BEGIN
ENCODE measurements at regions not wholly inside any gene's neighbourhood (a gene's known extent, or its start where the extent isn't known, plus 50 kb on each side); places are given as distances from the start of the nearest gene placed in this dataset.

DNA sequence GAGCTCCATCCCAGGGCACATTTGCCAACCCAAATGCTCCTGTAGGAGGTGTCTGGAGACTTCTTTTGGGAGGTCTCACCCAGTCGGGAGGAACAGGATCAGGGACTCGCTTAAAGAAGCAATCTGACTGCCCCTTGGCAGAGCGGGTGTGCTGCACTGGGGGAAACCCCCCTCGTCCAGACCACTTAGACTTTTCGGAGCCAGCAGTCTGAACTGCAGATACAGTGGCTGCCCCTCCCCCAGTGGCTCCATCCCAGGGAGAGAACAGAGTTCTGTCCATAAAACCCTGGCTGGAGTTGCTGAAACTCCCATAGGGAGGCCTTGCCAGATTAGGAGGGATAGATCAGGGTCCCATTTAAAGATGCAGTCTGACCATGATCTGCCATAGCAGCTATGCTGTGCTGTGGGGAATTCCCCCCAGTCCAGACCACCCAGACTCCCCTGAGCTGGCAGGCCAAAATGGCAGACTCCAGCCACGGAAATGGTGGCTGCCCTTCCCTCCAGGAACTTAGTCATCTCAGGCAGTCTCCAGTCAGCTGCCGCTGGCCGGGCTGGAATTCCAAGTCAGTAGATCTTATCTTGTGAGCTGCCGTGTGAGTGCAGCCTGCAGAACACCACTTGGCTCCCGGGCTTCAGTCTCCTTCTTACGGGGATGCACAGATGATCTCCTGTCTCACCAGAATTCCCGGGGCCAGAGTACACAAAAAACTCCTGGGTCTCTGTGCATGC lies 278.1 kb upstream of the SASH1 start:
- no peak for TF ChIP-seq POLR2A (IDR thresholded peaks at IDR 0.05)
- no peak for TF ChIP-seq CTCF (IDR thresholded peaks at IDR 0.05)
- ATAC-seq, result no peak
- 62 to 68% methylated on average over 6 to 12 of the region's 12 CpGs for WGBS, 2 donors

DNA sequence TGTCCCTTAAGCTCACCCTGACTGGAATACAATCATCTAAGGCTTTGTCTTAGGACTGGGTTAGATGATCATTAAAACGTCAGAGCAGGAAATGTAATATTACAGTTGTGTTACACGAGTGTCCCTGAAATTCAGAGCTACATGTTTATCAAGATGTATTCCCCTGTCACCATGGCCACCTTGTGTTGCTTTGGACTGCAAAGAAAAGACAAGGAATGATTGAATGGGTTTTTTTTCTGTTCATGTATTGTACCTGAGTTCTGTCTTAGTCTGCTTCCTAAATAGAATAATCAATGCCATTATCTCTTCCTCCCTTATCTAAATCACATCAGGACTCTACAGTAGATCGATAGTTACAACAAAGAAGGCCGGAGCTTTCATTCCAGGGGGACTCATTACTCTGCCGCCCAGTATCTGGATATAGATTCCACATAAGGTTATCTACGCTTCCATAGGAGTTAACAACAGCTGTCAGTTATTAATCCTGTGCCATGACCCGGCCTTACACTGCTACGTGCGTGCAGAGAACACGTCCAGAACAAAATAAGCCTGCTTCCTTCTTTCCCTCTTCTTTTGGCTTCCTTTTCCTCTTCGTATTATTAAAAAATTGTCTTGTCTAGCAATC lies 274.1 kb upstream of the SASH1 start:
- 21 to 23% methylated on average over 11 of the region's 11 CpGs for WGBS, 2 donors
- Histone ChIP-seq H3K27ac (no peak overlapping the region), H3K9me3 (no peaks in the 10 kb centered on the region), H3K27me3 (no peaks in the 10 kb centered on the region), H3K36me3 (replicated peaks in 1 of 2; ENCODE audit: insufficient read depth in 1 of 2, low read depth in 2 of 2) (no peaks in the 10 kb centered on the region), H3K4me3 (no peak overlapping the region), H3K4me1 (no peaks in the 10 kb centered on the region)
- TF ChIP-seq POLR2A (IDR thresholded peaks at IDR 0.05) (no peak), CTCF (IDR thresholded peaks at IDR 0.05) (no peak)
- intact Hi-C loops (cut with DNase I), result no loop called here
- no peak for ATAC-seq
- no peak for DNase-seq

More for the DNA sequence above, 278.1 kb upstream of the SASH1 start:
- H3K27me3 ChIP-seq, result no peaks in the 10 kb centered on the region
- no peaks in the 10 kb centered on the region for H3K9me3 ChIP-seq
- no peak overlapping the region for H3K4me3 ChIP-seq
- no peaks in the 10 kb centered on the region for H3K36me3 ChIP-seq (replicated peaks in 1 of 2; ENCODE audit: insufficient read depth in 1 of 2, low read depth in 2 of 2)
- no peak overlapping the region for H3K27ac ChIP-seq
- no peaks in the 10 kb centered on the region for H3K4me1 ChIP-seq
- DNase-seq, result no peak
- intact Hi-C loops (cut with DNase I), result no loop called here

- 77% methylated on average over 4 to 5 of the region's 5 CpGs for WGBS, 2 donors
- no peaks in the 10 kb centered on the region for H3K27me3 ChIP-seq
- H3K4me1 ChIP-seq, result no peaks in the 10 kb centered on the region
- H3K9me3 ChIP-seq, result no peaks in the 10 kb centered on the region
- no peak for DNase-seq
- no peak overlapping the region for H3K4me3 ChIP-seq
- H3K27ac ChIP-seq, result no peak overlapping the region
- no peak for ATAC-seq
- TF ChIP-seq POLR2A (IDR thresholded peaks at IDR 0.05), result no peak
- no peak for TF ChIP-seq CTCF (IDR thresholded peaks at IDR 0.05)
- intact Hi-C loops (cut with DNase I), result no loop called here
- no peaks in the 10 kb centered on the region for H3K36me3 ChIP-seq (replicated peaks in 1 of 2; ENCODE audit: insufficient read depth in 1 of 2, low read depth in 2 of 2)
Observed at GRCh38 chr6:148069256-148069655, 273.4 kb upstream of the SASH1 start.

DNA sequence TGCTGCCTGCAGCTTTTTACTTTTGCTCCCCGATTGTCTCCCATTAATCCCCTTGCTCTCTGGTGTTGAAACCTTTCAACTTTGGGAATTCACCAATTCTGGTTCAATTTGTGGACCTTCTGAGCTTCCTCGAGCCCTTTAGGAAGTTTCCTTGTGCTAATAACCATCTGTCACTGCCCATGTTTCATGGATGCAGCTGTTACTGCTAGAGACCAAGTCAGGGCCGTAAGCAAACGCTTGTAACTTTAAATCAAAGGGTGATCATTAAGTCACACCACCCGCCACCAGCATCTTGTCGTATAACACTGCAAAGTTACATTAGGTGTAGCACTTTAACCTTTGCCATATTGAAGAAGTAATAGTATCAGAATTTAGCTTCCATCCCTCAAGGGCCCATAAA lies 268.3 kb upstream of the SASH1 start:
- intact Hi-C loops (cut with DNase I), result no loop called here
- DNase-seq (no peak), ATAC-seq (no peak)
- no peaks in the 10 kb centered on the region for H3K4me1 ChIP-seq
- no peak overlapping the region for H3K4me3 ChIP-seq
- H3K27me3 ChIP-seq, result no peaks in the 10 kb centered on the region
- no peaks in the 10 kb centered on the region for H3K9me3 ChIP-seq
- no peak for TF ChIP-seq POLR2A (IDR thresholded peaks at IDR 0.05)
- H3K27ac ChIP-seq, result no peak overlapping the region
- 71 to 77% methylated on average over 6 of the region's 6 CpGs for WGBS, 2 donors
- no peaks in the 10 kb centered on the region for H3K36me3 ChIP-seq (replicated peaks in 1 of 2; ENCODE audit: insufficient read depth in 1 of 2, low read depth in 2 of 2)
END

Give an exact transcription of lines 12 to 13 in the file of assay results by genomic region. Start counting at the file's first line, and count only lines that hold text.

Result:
- no peak for ATAC-seq
- no peak for DNase-seq